Reply
Thread Tools Display Modes
#1
Old 04-09-2009, 10:11 AM
Guest
Join Date: Jun 2002
Location: Carmel, Indiana
Posts: 842
Rain gutter covers - do they work?

So the wife and I were at the local yearly home improvement and garden show a few weeks ago, and I noticed that there were a fair number of vendors selling products that claim to keep the leaves out of your gutters. Usually the product is a mesh screen, or a solid cover, the idea being that the rain will go into the gutter, and the leaves stay out. The one that I remember was called Gutter Guard, but there were certainly others.

Do any Dopers have these installed on their gutters currently, and if so, how are they working? I confess to an enhanced interest in these right now -- we had a heavy day of rain on Sunday, and I spent about 30 minutes on a stepladder outside our house unclogging a downspout with my plumbers' snake that was choked with leaves and maple tree seeds. I'd like to try to not repeat that experience if possible.
#2
Old 04-09-2009, 10:16 AM
Guest
Join Date: Aug 2000
Location: Location: Location:
Posts: 10,542
They work, however there is a mixed curve into terms of cost and performance.

If you buy decent self-install guards (100-200 bucks) you'll get 90% of the performance of gutter helmets/caps/guards installed by a company with slick sales people.

I lived on a pretty heavy wooded lot and enjoyed the pretty good pop in guards that had a little extra mesh layer over the plastic screen.

We've been beaten down by hail, 65 mph gusts from trop storms and were up to our knees in leaves each Fall. The gutters stayed clean. They will go strong for another decade.

I'd spend another 200 bucks on those for my next house and would never consider dropping 2500 or more on some pro stuff. Don't like ladders? ...pay some handy man to install the ones from the home improvement center.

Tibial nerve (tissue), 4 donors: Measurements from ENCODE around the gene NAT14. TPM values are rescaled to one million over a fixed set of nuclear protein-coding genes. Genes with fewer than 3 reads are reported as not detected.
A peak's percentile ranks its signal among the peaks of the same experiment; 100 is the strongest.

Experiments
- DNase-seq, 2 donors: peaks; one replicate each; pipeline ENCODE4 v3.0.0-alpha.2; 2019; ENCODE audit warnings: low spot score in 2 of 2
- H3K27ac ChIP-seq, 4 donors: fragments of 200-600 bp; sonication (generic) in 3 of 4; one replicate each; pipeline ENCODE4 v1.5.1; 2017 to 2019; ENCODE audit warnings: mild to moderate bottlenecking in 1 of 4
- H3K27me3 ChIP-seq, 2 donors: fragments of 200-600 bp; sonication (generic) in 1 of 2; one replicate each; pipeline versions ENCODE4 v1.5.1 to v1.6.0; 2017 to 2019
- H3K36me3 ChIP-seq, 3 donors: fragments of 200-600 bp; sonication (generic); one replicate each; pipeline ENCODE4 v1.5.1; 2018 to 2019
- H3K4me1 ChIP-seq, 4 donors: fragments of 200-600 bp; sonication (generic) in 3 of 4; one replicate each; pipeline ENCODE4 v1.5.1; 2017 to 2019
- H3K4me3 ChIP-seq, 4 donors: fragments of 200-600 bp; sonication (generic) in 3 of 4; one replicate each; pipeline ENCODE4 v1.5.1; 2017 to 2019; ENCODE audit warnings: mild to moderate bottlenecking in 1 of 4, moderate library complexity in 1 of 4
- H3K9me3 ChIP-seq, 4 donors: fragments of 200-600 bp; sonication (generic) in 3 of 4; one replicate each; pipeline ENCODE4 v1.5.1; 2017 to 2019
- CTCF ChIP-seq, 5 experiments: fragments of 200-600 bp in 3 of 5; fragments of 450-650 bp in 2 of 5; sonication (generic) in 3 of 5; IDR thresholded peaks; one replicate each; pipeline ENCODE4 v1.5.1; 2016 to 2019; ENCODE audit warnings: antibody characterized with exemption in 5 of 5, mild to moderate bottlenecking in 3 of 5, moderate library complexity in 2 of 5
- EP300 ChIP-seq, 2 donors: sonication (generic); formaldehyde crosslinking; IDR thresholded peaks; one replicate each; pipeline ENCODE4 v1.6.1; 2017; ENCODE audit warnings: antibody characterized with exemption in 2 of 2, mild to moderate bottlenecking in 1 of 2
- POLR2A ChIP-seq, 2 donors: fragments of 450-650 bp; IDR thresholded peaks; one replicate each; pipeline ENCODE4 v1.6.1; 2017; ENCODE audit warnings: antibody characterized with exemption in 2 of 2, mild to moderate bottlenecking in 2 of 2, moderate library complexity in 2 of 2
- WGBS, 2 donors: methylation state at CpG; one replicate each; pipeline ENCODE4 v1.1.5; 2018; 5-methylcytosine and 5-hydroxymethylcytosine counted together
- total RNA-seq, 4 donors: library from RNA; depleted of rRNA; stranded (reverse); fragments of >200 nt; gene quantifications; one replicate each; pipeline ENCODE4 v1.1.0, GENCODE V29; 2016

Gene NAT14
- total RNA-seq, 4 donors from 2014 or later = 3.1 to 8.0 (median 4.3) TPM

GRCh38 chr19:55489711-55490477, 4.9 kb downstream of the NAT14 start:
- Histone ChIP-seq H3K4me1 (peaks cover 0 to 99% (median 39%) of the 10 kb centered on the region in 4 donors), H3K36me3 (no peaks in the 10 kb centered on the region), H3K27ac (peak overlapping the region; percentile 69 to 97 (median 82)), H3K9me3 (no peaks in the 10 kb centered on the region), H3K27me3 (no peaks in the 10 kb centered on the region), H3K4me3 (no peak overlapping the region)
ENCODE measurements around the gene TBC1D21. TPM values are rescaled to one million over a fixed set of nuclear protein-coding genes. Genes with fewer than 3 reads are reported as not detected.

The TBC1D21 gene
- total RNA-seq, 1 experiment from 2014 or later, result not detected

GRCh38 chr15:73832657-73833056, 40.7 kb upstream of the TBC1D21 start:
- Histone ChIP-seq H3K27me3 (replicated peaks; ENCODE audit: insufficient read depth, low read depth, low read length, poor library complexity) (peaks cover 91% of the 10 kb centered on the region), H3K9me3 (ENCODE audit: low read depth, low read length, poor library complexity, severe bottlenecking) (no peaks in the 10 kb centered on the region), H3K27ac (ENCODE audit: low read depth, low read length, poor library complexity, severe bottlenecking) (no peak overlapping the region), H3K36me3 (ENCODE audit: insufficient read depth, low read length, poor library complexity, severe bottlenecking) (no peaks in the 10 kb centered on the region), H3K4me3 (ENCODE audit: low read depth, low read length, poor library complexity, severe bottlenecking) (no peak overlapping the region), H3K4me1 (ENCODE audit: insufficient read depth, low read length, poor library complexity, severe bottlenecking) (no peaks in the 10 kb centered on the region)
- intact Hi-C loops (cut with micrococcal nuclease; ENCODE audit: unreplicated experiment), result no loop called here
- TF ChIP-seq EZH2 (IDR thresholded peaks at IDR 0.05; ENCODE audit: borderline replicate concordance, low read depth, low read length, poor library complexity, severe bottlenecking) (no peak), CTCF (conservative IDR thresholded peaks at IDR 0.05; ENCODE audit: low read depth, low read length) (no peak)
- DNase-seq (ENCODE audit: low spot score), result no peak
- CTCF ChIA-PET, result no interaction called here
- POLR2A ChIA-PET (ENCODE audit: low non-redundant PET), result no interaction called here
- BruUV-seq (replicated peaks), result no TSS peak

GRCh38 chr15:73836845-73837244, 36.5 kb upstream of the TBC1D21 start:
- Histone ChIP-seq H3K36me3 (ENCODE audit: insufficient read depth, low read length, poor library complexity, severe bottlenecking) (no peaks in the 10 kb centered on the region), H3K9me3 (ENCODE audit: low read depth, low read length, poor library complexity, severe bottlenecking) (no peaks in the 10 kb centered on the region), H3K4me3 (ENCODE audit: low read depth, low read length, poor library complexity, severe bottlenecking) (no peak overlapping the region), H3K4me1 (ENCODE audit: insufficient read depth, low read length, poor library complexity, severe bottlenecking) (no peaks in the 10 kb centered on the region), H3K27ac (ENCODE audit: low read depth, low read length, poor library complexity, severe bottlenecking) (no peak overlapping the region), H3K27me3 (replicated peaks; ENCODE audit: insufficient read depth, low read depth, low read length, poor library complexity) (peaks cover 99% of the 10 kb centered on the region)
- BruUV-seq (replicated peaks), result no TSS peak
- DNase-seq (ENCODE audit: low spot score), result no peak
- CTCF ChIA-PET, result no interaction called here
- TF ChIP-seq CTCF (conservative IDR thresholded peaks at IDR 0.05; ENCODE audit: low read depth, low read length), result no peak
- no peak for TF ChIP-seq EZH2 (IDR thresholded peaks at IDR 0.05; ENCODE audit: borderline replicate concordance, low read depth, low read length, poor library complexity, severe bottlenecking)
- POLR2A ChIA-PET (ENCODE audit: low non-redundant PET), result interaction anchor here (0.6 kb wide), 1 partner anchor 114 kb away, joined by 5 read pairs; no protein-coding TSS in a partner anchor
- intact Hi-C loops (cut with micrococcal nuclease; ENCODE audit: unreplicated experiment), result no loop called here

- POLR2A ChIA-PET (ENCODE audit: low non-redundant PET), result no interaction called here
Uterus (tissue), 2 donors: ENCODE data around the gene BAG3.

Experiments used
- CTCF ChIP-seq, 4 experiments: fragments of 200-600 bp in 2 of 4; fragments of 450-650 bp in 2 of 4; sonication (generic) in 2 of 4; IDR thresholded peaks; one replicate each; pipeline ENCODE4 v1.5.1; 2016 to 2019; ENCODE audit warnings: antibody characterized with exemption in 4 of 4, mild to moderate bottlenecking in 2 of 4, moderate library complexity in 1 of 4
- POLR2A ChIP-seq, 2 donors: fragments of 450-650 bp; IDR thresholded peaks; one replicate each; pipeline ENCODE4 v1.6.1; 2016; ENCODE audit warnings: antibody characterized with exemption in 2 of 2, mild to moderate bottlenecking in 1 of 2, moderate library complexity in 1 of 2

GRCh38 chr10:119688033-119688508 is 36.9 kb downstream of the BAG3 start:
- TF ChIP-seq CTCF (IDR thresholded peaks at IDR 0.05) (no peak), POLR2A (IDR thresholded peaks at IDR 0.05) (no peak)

Expect much anecdotal evidence.

Last edited by Philster; 04-09-2009 at 10:18 AM.
#3
Old 04-09-2009, 10:23 AM
bup bup is offline
Guest
Join Date: Sep 1999
Location: glenview,il,usa
Posts: 11,905
The self-installed ones work really well for us - I only have to clean right at the downspout a couple of times a year.

Installing them involved lots of pain and cursing, though.
#4
Old 04-09-2009, 10:46 AM
Charter Member
Join Date: Oct 1999
Location: Shakedown Street
Posts: 12,955
DvlHouse is in the middle of a five acre wooded lot, so leaves they are a-falling. The house had self-installed guards when we moved in, but they didn't seem to have been done correctly -- in many areas they had blown off. It cost us about $250 (Neither MrsDvl or I were going up on a ladder) to have the gutters cleaned and new guards installed, and for a while now there have been no problems at all.
#5
Old 04-09-2009, 11:05 AM
Member
Join Date: Jan 2003
Location: Minneapolis
Posts: 10,698
Can anybody link to some decent do-it-yourself guards?
And how well do they work for non-leaf tree stuff like those maple tree propellers?
#6
Old 04-09-2009, 11:23 AM
Guest
Join Date: Aug 2000
Location: Location: Location:
Posts: 10,542
I don't have a link, but you want the plastic screens which provide most of the mass that are backed up by a second mesh layer. best bang for the buck.